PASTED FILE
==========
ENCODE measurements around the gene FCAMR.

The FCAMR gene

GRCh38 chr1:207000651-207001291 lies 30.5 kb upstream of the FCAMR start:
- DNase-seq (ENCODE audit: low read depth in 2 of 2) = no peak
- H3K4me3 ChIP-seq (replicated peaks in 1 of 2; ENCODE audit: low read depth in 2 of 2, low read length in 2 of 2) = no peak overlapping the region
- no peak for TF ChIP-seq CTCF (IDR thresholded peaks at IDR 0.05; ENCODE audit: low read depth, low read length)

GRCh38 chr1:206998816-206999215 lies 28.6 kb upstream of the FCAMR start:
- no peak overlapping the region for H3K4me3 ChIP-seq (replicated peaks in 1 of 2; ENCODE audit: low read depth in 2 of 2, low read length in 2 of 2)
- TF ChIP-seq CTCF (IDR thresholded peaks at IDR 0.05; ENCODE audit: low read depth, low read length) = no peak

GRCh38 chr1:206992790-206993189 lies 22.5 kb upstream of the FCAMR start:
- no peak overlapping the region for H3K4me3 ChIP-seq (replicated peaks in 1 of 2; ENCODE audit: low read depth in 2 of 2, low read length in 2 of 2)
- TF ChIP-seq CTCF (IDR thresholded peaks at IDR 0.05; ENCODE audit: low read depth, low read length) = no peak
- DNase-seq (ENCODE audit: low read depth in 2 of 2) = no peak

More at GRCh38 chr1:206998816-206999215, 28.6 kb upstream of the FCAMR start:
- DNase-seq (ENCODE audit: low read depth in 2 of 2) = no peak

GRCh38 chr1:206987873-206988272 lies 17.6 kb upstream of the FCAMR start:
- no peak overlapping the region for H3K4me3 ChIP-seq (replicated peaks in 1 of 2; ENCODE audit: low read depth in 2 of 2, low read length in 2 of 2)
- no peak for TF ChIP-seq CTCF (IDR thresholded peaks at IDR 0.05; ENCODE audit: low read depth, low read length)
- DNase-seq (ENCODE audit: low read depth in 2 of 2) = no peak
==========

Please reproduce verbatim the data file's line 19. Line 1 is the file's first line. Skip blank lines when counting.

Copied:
- DNase-seq (ENCODE audit: low read depth in 2 of 2) = no peak